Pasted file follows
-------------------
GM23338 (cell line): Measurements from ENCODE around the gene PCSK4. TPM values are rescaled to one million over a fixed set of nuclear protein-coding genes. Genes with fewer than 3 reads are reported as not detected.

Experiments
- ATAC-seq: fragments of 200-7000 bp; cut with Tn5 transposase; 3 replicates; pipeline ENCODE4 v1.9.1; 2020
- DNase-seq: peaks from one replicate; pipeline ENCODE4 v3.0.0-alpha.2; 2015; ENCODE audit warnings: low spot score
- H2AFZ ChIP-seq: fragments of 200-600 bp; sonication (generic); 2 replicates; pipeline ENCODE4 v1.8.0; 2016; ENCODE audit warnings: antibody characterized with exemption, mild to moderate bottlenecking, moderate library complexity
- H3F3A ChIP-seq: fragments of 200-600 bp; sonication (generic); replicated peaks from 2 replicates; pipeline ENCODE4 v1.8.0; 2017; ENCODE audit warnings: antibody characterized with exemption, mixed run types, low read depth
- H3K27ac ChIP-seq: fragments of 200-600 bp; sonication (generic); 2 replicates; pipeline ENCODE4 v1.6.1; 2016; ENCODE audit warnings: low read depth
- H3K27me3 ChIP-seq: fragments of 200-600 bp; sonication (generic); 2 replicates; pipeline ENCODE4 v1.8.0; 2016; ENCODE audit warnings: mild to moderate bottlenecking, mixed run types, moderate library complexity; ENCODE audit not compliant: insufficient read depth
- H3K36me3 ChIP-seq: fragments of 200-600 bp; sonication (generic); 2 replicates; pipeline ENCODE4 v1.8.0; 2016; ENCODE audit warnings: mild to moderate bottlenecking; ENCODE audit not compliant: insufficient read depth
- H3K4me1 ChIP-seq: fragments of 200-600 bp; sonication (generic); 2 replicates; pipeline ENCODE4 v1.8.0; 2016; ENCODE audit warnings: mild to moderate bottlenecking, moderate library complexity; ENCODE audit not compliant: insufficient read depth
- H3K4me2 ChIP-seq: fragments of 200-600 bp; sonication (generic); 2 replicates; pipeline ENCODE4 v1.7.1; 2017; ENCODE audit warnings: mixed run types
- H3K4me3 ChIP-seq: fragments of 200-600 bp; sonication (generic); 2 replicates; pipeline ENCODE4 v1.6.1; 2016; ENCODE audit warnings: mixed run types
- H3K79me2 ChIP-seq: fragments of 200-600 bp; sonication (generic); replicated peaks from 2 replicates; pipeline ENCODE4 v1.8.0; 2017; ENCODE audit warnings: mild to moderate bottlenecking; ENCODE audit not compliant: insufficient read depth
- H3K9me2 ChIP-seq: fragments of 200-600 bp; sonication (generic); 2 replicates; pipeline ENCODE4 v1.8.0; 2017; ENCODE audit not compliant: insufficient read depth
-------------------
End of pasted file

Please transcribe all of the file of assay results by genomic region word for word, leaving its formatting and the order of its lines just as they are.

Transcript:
GM23338 (cell line): Measurements from ENCODE around the gene PCSK4. TPM values are rescaled to one million over a fixed set of nuclear protein-coding genes. Genes with fewer than 3 reads are reported as not detected.

Experiments
- ATAC-seq: fragments of 200-7000 bp; cut with Tn5 transposase; 3 replicates; pipeline ENCODE4 v1.9.1; 2020
- DNase-seq: peaks from one replicate; pipeline ENCODE4 v3.0.0-alpha.2; 2015; ENCODE audit warnings: low spot score
- H2AFZ ChIP-seq: fragments of 200-600 bp; sonication (generic); 2 replicates; pipeline ENCODE4 v1.8.0; 2016; ENCODE audit warnings: antibody characterized with exemption, mild to moderate bottlenecking, moderate library complexity
- H3F3A ChIP-seq: fragments of 200-600 bp; sonication (generic); replicated peaks from 2 replicates; pipeline ENCODE4 v1.8.0; 2017; ENCODE audit warnings: antibody characterized with exemption, mixed run types, low read depth
- H3K27ac ChIP-seq: fragments of 200-600 bp; sonication (generic); 2 replicates; pipeline ENCODE4 v1.6.1; 2016; ENCODE audit warnings: low read depth
- H3K27me3 ChIP-seq: fragments of 200-600 bp; sonication (generic); 2 replicates; pipeline ENCODE4 v1.8.0; 2016; ENCODE audit warnings: mild to moderate bottlenecking, mixed run types, moderate library complexity; ENCODE audit not compliant: insufficient read depth
- H3K36me3 ChIP-seq: fragments of 200-600 bp; sonication (generic); 2 replicates; pipeline ENCODE4 v1.8.0; 2016; ENCODE audit warnings: mild to moderate bottlenecking; ENCODE audit not compliant: insufficient read depth
- H3K4me1 ChIP-seq: fragments of 200-600 bp; sonication (generic); 2 replicates; pipeline ENCODE4 v1.8.0; 2016; ENCODE audit warnings: mild to moderate bottlenecking, moderate library complexity; ENCODE audit not compliant: insufficient read depth
- H3K4me2 ChIP-seq: fragments of 200-600 bp; sonication (generic); 2 replicates; pipeline ENCODE4 v1.7.1; 2017; ENCODE audit warnings: mixed run types
- H3K4me3 ChIP-seq: fragments of 200-600 bp; sonication (generic); 2 replicates; pipeline ENCODE4 v1.6.1; 2016; ENCODE audit warnings: mixed run types
- H3K79me2 ChIP-seq: fragments of 200-600 bp; sonication (generic); replicated peaks from 2 replicates; pipeline ENCODE4 v1.8.0; 2017; ENCODE audit warnings: mild to moderate bottlenecking; ENCODE audit not compliant: insufficient read depth
- H3K9me2 ChIP-seq: fragments of 200-600 bp; sonication (generic); 2 replicates; pipeline ENCODE4 v1.8.0; 2017; ENCODE audit not compliant: insufficient read depth